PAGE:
As for Wozniak's claim that students have a right under the first amendment, federal statutes, or notions of privacy to keep grading information from a university's administrators: Wozniak lacks standing to make such an argument. Students themselves would be the right plaintiffs. The contention also is unfathomable. Grades appear on students' transcripts; the transcripts bear the university's seal and imprimatur, so a university necessarily knows every student's grades. Transcripts (and diplomas, if the grades warrant them) are issued by the university, not by members of the faculty individually or collectively. It is the University's name, not Wozniak's, that appears on the diploma; the University, not Wozniak, certifies to employers and graduate schools a student's successful completion of a course of study. Universities are entitled to assure themselves that their evaluation systems have been followed; otherwise their credentials are meaningless. Some universities offer their faculty more control over grading than the University of Illinois afforded Wozniak, and maybe discretion is good. But competition among systems of evaluation at different universities, not federal judges, must settle the question which approach is best. Each university may decide for itself how the authority to assign grades is allocated within its faculty.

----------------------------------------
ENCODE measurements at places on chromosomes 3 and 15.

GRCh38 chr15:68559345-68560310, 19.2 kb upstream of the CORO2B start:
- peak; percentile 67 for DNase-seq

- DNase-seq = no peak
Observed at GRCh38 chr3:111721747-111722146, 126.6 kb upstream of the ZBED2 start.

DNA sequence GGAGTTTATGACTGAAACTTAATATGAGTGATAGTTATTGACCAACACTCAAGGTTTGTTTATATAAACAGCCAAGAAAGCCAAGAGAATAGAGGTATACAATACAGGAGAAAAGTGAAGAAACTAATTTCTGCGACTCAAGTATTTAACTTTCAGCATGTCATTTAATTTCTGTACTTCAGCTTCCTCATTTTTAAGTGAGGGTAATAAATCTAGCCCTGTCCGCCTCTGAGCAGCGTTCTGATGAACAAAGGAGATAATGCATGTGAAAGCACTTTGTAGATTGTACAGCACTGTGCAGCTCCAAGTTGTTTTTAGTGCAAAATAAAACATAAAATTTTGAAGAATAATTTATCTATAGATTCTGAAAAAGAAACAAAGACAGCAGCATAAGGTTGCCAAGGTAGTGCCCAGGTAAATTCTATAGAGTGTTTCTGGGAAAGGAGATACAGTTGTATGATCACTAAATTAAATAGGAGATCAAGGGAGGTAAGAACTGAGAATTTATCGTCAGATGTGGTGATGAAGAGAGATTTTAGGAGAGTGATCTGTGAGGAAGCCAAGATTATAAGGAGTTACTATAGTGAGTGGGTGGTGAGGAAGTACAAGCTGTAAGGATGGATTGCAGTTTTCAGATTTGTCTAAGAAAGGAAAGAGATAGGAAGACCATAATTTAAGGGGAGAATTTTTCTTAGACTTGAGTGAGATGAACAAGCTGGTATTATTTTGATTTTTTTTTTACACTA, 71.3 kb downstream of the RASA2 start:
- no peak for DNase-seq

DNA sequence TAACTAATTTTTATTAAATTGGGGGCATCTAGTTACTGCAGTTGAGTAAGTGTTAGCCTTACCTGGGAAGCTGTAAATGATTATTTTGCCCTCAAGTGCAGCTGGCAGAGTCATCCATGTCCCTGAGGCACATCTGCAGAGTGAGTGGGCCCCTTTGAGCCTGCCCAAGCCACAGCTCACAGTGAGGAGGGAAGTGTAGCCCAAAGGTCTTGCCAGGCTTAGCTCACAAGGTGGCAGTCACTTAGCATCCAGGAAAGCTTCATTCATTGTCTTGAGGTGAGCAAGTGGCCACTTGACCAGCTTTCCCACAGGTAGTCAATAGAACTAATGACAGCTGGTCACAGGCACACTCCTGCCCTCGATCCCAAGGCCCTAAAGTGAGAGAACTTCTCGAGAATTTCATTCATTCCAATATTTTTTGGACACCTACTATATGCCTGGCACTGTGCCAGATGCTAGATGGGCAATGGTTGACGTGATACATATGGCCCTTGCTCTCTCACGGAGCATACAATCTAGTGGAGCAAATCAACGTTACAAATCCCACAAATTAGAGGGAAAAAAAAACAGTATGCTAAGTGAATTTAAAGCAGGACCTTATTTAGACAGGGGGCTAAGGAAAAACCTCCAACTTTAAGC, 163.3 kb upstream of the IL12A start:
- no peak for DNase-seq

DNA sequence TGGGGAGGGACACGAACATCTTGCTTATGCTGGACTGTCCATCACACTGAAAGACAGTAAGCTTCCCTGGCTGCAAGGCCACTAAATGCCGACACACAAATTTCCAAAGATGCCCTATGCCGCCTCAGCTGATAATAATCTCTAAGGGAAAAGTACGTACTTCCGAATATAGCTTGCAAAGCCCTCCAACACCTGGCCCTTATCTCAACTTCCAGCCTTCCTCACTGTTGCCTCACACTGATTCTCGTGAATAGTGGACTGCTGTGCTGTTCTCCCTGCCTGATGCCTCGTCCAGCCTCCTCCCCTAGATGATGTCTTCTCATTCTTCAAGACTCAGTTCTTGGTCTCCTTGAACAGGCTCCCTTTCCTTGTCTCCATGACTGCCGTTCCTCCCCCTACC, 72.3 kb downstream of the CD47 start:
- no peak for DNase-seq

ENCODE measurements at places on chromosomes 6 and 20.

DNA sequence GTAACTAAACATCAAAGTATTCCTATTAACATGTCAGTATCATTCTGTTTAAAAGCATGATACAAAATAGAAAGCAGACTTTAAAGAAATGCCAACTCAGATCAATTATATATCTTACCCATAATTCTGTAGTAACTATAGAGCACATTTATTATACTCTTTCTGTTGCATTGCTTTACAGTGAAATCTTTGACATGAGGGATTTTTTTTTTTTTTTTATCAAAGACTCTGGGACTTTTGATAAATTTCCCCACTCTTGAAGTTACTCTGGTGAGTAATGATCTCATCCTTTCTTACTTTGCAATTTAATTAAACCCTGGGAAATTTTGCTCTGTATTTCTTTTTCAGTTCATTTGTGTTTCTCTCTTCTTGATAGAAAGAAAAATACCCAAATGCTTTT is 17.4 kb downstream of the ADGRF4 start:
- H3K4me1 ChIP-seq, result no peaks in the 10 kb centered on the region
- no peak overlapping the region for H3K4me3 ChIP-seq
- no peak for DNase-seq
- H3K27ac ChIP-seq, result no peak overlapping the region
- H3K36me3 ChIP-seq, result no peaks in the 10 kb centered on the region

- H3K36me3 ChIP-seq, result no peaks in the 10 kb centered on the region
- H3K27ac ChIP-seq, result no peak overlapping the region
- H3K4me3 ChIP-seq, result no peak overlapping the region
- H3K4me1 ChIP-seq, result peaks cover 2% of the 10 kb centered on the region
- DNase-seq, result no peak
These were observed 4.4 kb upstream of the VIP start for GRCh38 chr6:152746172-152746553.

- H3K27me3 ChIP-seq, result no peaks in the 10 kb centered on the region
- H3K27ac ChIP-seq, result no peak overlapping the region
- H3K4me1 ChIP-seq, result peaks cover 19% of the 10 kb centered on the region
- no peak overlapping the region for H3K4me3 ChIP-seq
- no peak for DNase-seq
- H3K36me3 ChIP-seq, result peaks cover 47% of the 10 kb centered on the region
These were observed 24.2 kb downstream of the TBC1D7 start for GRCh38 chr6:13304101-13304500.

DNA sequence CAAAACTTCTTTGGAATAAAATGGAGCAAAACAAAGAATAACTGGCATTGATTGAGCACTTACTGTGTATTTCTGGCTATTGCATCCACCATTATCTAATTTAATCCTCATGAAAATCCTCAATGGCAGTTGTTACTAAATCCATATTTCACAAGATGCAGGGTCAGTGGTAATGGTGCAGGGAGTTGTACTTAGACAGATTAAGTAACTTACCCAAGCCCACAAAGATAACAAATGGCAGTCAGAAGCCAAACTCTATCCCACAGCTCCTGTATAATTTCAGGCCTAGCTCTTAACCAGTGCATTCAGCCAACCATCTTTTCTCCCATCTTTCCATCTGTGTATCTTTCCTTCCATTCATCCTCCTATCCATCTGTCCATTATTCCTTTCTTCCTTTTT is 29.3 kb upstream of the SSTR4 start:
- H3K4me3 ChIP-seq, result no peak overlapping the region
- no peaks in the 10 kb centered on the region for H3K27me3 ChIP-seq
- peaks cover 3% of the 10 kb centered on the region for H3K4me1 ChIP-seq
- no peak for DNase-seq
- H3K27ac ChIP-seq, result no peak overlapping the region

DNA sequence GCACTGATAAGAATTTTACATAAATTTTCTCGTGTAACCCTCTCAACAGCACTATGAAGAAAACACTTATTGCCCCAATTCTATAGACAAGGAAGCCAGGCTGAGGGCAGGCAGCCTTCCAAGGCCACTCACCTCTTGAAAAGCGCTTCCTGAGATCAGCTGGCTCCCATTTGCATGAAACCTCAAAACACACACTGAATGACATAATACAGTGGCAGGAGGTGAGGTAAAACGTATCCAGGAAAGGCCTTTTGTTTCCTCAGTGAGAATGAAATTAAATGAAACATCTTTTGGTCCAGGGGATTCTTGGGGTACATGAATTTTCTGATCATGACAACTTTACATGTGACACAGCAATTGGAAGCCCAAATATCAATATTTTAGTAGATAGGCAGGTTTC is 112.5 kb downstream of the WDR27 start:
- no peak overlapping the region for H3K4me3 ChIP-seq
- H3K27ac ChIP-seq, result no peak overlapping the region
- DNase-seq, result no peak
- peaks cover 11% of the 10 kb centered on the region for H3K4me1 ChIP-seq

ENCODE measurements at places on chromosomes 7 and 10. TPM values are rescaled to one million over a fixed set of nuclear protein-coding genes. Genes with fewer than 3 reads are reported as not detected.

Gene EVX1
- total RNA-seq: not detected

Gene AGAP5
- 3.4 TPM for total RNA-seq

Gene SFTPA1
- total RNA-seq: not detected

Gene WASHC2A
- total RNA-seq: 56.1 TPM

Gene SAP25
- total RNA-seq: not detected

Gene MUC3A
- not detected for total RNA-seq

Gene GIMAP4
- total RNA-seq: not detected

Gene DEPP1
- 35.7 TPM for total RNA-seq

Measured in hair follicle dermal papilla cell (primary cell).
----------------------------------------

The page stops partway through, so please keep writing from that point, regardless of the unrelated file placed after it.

Finally, Wozniak's contention that he is the victim of "retaliation" for taking his stand against the University's grading policy adds nothing. A violation of an employer's lawful rules does not become an improper basis for decision just because the employee makes his position known to the public. Wozniak does not contend that other professors have defied the University's grading rules, kept their silence, and escaped any response. Without proof of that kind, the University's decision must be understood as a reaction to Wozniak's behavior, not as a penalty for his speech about that behavior.

Affirmed